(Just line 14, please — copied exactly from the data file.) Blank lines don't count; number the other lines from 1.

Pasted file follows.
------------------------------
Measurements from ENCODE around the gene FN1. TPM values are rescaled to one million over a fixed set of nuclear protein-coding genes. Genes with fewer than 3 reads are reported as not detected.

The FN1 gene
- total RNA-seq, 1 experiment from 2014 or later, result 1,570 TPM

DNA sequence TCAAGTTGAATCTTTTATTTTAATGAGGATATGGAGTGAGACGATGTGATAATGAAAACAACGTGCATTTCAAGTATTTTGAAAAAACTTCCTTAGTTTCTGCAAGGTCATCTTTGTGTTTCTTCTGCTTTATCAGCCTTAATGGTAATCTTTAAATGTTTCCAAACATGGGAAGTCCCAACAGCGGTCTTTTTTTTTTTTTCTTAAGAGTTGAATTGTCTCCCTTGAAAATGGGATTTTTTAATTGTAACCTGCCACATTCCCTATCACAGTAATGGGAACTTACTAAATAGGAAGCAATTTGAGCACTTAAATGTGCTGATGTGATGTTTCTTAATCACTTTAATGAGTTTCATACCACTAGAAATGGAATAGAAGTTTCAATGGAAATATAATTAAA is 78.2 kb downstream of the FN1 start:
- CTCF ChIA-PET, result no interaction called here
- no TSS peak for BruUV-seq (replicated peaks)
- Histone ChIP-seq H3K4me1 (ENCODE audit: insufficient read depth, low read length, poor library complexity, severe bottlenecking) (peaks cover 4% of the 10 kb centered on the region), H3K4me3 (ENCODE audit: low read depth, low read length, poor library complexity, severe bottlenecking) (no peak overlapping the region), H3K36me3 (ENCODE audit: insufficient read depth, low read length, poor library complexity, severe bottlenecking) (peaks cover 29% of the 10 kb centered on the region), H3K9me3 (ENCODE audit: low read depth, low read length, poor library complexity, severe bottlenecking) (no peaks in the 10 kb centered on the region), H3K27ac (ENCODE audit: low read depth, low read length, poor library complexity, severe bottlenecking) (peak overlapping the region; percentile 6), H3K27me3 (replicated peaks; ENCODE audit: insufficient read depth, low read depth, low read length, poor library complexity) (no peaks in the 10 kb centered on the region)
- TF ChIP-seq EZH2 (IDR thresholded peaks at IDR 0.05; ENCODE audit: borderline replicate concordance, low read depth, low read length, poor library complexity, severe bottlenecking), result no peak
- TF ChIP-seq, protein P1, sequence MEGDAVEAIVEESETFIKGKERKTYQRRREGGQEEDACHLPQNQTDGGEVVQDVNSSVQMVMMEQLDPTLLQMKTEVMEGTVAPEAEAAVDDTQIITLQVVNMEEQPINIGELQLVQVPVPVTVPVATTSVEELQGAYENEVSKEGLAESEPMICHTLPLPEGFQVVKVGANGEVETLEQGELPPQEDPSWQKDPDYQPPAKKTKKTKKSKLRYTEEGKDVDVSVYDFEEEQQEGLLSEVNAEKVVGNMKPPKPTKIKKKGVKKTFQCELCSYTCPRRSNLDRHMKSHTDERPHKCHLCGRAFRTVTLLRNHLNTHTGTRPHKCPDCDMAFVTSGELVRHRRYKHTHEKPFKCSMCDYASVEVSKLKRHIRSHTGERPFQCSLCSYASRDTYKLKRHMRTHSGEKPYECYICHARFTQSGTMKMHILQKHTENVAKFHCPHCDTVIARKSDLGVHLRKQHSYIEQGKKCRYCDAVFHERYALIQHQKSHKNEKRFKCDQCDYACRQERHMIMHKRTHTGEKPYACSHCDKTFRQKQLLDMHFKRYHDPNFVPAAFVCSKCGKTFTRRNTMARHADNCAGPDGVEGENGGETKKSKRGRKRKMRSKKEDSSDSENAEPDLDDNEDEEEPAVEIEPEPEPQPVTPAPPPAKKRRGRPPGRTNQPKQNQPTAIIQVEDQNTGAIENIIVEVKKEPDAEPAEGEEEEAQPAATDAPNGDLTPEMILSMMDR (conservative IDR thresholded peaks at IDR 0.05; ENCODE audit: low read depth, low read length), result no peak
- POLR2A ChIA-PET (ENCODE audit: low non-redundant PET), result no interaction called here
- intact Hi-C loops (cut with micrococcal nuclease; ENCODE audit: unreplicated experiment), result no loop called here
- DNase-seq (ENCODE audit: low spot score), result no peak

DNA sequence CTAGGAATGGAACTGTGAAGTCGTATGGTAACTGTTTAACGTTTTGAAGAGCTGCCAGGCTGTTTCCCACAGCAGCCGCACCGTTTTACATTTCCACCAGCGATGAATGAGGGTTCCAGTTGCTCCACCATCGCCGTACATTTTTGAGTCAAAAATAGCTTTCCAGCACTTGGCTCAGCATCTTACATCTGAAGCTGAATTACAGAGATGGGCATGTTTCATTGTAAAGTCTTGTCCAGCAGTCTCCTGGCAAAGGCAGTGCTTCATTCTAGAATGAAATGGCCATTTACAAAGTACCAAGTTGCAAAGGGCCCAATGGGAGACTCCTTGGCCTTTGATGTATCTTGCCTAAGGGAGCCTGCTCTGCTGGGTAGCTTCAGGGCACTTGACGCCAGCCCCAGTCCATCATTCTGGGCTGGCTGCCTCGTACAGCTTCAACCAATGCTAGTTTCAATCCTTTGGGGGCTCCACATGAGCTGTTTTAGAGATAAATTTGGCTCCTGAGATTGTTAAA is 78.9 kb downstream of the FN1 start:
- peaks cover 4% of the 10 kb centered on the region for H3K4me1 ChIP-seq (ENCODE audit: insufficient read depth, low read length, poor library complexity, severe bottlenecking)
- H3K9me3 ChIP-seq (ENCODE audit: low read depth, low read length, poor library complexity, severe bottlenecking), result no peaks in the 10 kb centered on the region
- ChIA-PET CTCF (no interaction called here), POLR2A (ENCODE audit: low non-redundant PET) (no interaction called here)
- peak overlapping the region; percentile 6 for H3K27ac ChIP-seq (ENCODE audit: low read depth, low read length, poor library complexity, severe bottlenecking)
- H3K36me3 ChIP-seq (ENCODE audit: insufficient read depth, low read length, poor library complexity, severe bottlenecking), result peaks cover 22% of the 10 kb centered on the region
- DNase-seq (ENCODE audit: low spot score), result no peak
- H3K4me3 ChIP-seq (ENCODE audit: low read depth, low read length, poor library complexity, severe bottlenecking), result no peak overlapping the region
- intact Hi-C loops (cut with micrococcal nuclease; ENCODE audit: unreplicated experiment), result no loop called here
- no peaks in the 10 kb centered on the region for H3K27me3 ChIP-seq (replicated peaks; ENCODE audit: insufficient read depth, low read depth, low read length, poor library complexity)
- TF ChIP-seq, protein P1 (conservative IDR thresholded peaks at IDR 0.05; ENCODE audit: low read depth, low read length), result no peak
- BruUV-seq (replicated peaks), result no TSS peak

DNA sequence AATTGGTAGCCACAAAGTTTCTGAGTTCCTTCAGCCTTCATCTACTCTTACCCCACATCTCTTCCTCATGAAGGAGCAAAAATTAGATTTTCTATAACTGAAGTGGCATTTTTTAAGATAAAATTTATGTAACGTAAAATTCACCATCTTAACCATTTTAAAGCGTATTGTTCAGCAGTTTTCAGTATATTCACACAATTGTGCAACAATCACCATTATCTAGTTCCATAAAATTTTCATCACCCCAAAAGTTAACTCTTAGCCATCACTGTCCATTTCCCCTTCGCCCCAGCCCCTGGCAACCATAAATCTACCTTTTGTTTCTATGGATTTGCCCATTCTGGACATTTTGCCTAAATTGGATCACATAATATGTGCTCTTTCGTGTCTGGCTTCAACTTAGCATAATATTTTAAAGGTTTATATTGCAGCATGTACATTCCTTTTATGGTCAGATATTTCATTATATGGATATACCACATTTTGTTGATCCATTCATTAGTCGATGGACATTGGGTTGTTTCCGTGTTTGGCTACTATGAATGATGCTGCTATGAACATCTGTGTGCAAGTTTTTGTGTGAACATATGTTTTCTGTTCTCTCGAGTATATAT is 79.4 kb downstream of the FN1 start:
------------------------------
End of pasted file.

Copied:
- peaks cover 4% of the 10 kb centered on the region for H3K4me1 ChIP-seq (ENCODE audit: insufficient read depth, low read length, poor library complexity, severe bottlenecking)